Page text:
BACKGROUND: Current drugs for induction and maintenance of sedation in mechanically ventilated patients in the intensive care unit have limitations. Fospropofol, a prodrug of propofol, has not been studied as a sedative in the ICU setting. METHODS: In this randomized, open-label pilot study, patients received 1 of 3 regimens with a goal of maintaining a Ramsay Sedation Score of 2 to 5: (1) fospropofol IV infusion with a bolus and increased infusion rate for agitation events (infusion/bolus); (2) fospropofol IV infusion with an increased infusion rate for agitation events (infusion only); or (3) propofol IV infusion with an increased infusion rate for agitation events. RESULTS: Sixty patients received study drug and were included in the safety and efficacy analyses. Because incidence rates for adverse events were similar between fospropofol groups, and because the study was not powered to determine significant differences between treatment groups for safety variables, adverse events for both fospropofol groups were combined. In the fospropofol groups, 28 out of 38 patients (74%) experienced treatment-emergent adverse events in comparison with 14 out of 22 patients (64%) in the propofol group. The most common treatment-emergent adverse events with fospropofol were procedural pain (21.1%) and nausea (13.2%). Two patients (1 each in the fospropofol infusion/bolus and the propofol groups) experienced hypotension during the study as a potential sedation-related adverse event. Mean plasma formate levels were not significantly different among groups. Patients in all 3 treatment groups maintained Ramsay Sedation Scores of 2 to 5 for >90% of the time they were sedated. CONCLUSION: This pilot study suggests that fospropofol, administered in either an infusion/bolus or infusion-only regimen, is tolerable and effective for short-term induction and maintenance of sedation in mechanically ventilated intensive care unit patients.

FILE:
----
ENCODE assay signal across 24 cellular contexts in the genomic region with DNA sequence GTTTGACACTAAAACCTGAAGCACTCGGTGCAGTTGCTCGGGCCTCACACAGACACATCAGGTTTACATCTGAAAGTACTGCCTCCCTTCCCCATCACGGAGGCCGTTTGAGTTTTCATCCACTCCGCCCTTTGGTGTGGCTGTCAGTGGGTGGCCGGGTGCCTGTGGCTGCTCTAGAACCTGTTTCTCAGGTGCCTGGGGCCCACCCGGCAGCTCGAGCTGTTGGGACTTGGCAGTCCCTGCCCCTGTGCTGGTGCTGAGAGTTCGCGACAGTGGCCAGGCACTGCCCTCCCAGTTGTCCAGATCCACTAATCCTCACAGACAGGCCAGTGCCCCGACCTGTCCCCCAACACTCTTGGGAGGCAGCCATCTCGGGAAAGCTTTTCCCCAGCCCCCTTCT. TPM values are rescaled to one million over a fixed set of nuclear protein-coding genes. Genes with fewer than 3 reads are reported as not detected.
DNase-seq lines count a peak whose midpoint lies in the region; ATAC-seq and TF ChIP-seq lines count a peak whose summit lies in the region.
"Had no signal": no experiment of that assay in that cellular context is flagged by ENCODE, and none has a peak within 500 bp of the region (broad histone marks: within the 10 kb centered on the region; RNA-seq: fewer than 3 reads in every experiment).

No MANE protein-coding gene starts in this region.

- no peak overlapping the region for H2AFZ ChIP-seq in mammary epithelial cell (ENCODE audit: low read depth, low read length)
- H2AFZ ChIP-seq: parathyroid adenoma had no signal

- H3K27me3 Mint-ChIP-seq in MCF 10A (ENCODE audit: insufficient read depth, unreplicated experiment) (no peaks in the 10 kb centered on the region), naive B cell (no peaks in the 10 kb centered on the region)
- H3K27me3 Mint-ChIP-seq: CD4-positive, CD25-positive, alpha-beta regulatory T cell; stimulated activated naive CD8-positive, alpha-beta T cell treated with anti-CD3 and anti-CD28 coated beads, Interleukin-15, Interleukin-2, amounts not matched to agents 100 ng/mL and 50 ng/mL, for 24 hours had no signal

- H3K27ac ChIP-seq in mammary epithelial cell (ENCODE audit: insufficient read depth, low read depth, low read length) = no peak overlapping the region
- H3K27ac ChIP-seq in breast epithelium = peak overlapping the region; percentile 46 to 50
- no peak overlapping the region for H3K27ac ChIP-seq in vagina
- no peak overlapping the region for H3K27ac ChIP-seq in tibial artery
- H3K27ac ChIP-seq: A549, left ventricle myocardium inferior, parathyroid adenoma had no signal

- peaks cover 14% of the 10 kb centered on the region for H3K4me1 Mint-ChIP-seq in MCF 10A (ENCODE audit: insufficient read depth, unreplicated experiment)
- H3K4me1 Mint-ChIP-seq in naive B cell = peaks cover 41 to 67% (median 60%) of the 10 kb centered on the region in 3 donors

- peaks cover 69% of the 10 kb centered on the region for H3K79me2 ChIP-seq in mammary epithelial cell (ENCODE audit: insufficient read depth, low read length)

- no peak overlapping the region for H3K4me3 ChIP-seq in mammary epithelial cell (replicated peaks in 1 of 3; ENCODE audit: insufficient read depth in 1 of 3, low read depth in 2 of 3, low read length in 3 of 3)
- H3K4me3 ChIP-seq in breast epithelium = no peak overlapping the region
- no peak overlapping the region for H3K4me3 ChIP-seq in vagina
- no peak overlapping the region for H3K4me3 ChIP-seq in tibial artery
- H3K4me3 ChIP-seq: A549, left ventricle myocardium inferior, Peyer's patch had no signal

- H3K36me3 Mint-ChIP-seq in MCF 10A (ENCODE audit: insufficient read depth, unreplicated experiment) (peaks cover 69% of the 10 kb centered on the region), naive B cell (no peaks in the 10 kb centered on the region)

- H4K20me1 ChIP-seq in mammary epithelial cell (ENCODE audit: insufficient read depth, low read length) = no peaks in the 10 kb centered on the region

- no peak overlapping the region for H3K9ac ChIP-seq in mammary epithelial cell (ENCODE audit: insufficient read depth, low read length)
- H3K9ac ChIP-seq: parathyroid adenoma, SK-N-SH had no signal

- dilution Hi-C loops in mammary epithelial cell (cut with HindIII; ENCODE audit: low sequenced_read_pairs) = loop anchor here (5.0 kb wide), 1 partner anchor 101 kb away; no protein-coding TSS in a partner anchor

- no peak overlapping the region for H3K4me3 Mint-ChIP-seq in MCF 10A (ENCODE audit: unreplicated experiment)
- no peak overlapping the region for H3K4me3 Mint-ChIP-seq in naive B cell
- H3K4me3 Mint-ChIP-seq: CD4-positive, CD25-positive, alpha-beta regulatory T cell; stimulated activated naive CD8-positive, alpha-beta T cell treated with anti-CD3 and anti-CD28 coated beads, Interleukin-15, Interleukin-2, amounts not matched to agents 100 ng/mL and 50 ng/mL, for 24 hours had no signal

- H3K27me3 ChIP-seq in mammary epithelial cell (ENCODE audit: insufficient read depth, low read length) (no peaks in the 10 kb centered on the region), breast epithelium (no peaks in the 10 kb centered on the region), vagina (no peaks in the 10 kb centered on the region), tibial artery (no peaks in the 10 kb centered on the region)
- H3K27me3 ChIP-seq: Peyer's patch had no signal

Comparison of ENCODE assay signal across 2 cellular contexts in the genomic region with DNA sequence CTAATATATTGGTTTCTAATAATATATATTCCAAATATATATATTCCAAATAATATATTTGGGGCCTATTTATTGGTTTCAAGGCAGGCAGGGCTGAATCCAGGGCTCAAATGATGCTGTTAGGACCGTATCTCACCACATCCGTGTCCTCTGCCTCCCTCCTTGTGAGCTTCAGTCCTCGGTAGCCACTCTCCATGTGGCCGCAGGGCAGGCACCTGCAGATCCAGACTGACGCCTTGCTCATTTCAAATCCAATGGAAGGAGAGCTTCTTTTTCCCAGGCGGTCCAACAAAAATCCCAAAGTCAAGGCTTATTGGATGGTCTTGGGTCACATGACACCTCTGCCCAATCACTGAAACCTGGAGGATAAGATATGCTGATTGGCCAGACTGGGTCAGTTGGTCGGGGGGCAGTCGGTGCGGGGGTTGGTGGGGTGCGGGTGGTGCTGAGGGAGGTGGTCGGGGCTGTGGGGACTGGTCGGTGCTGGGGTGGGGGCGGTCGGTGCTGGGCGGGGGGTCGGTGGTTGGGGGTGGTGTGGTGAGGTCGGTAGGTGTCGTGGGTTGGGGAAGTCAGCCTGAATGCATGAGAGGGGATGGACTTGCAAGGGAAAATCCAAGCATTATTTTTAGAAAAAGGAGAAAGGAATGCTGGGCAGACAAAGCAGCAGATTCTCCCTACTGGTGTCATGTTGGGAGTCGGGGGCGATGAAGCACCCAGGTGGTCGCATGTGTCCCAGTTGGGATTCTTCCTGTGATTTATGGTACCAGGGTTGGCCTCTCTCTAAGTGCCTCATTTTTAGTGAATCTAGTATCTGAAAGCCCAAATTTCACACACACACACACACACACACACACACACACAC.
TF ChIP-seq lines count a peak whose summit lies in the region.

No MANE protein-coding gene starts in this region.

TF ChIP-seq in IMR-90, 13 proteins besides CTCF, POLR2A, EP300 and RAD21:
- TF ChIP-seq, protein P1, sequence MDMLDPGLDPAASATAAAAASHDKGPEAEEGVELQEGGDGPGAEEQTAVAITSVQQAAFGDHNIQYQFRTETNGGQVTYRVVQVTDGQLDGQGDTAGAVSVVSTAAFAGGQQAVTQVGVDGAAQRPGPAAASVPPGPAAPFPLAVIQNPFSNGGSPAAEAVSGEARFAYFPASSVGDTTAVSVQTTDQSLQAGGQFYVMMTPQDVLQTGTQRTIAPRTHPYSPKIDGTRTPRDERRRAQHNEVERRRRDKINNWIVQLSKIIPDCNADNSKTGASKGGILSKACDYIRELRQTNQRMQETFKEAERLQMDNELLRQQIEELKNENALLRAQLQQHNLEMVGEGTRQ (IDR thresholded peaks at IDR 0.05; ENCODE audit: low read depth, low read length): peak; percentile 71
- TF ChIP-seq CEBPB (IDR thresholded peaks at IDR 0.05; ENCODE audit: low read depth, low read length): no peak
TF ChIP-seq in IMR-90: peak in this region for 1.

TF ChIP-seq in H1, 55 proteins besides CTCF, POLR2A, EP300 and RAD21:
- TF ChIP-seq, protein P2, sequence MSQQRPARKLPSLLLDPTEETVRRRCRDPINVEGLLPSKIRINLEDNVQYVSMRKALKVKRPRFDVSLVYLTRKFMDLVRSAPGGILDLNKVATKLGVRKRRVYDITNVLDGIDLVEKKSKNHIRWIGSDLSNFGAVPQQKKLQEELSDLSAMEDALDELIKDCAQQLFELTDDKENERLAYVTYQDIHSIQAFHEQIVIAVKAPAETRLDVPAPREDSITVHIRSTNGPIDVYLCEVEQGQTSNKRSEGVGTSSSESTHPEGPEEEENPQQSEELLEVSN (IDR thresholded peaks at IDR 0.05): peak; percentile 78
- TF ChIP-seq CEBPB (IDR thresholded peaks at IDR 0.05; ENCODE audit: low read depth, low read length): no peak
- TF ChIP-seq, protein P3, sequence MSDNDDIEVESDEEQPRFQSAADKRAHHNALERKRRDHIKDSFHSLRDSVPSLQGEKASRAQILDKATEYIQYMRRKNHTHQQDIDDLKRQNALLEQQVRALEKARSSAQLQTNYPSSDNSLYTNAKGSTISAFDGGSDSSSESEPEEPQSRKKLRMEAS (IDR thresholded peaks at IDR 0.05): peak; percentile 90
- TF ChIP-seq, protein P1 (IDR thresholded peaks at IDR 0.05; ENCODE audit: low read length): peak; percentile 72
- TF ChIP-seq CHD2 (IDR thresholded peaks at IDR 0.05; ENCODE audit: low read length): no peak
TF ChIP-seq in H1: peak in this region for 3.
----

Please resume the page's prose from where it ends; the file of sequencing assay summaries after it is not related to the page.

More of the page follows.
ASJC Scopus subject areas
- Anesthesiology and Pain Medicine